'Patch1,' by Jim Davis-Rosenthal





"Pride goeth before the fall"?

Perhaps. It is also an essential element of how we manage to keep on keepin' on, within our homes, our communities, our daily struggles. Recent news on the national scene here in the U.S. has shown us pride eclipsed by vanity or the vainglorious attempts to sate what many of us have come to assume is the emptiness of public office. From that perspective, it becomes ever more difficult to introduce our international readers to the tarnished maxim of boasting "I am proud to be an American."

On the other hand, we at STANDARDS have long held that usurping the term "American" to include only the United States is a brand of hegemony that falsely separates all peoples of the North, Central, and South American regions. In a larger context, then, we can all take pride in our collective and individual histories, as well as in the progressive movements around the world to share these cultural efforts. This issue of STANDARDS reflects our continued commitment to those writers, artists, historians, and scholars whose steadfast work reminds us of the importance of grace in pride.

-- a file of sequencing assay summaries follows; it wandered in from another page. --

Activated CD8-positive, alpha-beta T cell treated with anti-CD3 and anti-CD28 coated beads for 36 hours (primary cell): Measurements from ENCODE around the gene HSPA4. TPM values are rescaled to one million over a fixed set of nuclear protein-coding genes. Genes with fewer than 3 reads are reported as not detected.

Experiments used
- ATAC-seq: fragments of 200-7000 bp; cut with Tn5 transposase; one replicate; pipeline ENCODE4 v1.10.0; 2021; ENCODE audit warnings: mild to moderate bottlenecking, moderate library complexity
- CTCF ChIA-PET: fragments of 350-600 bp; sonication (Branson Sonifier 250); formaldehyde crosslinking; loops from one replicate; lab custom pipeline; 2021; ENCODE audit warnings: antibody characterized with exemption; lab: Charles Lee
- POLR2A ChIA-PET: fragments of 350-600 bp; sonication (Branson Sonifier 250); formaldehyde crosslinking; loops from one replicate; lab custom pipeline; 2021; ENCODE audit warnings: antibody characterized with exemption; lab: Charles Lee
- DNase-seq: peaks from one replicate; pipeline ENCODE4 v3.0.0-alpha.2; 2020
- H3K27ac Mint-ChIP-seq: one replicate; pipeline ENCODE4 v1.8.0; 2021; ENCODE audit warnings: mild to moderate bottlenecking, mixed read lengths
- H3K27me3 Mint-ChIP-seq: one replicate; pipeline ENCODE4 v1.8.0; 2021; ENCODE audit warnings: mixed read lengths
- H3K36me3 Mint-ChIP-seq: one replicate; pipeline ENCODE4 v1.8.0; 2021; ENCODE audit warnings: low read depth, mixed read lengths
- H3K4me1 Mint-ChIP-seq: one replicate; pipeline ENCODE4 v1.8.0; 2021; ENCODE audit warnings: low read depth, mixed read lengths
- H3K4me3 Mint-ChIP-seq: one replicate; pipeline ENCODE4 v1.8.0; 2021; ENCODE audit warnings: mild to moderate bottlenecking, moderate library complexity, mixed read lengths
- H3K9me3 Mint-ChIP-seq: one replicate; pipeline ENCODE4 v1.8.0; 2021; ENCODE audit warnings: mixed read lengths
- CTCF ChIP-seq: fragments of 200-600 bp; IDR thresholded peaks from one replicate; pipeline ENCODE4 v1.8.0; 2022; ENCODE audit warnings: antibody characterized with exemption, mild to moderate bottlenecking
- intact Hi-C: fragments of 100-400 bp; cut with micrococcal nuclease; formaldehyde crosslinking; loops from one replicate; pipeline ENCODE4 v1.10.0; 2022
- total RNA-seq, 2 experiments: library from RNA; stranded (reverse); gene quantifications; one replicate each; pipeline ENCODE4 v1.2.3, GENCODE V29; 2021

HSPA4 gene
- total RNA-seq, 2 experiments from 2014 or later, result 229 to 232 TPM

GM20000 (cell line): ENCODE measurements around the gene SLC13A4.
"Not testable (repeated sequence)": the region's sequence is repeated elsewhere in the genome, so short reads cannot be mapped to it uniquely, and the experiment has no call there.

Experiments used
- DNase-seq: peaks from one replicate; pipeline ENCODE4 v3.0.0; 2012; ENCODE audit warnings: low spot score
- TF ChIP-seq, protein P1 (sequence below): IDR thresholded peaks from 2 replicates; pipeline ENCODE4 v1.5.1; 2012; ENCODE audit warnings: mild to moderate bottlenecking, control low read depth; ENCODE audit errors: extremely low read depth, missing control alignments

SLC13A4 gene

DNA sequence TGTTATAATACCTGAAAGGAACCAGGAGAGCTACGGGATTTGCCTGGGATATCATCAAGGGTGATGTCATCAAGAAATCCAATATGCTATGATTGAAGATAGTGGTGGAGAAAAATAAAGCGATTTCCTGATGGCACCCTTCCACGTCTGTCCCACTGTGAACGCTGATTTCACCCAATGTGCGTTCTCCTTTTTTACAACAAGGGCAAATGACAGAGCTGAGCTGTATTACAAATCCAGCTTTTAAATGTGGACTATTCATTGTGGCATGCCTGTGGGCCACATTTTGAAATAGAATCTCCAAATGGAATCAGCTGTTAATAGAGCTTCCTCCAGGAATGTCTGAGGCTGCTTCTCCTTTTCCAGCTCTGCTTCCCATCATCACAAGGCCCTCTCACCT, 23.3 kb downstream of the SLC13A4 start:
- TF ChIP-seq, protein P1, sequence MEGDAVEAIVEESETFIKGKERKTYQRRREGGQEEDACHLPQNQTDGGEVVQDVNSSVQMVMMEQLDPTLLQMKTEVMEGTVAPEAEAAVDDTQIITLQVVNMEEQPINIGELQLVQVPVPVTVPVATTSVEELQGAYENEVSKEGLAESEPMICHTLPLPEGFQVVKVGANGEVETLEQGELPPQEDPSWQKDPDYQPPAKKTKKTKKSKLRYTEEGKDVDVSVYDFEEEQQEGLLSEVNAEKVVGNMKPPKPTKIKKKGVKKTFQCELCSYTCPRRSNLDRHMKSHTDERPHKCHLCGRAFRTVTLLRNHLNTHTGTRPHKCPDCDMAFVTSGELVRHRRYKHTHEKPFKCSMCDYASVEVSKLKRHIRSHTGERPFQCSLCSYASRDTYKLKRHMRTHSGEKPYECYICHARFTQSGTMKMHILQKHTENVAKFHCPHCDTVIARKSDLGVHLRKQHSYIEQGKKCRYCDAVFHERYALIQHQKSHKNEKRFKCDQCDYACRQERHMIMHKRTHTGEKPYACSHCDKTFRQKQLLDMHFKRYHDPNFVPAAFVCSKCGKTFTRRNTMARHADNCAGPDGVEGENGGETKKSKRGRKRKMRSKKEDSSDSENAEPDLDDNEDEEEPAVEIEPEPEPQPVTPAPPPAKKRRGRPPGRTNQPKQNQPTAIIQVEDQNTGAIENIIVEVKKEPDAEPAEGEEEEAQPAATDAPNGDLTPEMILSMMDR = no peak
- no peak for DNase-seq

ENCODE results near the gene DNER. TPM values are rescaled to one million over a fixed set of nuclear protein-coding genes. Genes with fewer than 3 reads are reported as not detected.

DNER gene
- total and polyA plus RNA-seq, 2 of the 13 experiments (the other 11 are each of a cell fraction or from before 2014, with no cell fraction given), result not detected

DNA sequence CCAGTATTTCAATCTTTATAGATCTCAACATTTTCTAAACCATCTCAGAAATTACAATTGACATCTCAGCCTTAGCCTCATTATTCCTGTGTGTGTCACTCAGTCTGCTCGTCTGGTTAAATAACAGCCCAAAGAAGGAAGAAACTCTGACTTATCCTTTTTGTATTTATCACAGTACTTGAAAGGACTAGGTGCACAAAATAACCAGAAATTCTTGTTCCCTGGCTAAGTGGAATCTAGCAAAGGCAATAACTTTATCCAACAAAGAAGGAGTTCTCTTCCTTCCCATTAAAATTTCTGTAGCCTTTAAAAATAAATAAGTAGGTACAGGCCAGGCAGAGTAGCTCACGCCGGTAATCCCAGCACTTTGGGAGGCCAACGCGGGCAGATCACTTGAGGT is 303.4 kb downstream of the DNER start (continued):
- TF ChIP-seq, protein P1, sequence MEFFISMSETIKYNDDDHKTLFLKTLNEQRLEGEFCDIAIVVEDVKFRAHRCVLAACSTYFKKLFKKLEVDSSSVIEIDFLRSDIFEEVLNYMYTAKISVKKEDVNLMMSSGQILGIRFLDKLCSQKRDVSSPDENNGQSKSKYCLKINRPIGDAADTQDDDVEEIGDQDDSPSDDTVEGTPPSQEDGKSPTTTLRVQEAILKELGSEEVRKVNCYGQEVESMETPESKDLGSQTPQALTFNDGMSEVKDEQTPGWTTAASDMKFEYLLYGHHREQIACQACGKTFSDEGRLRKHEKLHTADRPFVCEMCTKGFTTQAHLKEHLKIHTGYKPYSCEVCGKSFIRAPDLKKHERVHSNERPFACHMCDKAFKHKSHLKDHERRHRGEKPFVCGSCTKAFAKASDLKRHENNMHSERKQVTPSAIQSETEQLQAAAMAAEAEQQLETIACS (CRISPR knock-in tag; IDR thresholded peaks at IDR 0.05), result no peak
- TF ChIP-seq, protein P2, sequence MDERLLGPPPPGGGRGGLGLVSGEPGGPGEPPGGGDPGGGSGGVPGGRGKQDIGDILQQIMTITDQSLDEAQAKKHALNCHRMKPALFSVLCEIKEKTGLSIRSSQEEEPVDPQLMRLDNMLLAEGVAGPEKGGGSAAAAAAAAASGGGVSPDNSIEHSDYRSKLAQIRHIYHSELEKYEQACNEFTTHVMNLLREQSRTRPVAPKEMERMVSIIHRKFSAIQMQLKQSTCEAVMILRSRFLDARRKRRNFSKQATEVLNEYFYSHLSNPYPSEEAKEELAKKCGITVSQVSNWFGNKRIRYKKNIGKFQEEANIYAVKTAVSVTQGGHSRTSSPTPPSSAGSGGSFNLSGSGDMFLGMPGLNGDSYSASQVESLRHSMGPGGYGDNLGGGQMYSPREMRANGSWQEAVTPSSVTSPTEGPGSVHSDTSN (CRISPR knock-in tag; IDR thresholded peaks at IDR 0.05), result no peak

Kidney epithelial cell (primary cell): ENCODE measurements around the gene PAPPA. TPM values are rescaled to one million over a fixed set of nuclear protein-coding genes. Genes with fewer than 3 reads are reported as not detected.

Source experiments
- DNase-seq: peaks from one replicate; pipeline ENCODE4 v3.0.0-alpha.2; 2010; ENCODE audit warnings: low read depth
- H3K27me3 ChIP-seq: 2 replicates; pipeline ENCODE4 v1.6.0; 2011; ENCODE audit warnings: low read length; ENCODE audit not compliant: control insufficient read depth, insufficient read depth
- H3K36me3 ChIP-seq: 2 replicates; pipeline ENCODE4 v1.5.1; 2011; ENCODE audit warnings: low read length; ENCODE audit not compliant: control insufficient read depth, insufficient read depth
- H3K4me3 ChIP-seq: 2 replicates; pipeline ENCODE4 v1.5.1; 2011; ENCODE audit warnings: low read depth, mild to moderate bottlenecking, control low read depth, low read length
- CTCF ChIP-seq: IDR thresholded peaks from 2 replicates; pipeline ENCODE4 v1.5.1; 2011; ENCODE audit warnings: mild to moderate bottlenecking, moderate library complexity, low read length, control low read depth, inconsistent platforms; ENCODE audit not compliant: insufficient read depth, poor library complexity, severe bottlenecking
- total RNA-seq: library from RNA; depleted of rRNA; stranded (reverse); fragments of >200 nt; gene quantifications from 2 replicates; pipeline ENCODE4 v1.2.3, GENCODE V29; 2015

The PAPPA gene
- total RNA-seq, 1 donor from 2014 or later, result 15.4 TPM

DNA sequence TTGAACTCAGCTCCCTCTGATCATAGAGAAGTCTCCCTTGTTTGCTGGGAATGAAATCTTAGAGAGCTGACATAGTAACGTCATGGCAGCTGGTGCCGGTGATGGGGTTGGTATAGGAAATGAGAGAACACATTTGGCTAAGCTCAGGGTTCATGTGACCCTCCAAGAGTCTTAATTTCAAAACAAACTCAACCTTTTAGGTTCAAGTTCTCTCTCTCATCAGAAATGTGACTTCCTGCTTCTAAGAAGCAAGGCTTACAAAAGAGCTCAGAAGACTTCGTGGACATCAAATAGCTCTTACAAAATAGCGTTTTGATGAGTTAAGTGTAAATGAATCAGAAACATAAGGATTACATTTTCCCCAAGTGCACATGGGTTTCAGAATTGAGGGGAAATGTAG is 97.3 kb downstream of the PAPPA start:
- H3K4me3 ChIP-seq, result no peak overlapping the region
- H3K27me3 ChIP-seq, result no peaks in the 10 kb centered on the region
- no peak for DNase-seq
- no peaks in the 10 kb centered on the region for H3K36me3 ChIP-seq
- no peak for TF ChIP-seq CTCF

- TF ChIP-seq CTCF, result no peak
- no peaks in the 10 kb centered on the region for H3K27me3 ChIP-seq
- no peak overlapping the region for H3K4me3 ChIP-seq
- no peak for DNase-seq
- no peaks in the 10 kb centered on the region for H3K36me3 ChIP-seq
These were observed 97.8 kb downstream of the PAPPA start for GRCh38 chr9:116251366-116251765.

This is one of the great glories of the Internet: our ability to stay in contact with culture as it happens, as it appears, and as it provokes thought (although the term "Internet Life" still seems a bit restrictive, if not outright foreboding, for many of us).

In determining the parameters for this issue of STANDARDS, we considered some of the quandaries that persist within the study of multiculturalism: the dichotomy between "victims" and "survivors"; the everlasting focus on "black and white" issues of race and color; new crises in class consciousness; and the continued emphasis on "identity politics" in the 1990s. What we've offered, as a result, is an overview of some of the best work on and off the 'Net. We hope this will give you a jump-start into some wonderful Winter and Spring reading.

En junta,


Canéla A. Jaramillo

Canéla Analucinda Jaramillo
Boulder, Colorado




Text © 1998 by Canéla Analucinda Jaramillo

 Original Graphic © 1998 by Jim Davis-Rosenthal



Pride Feature Home Page

Contents by Genre | Contents by Contributor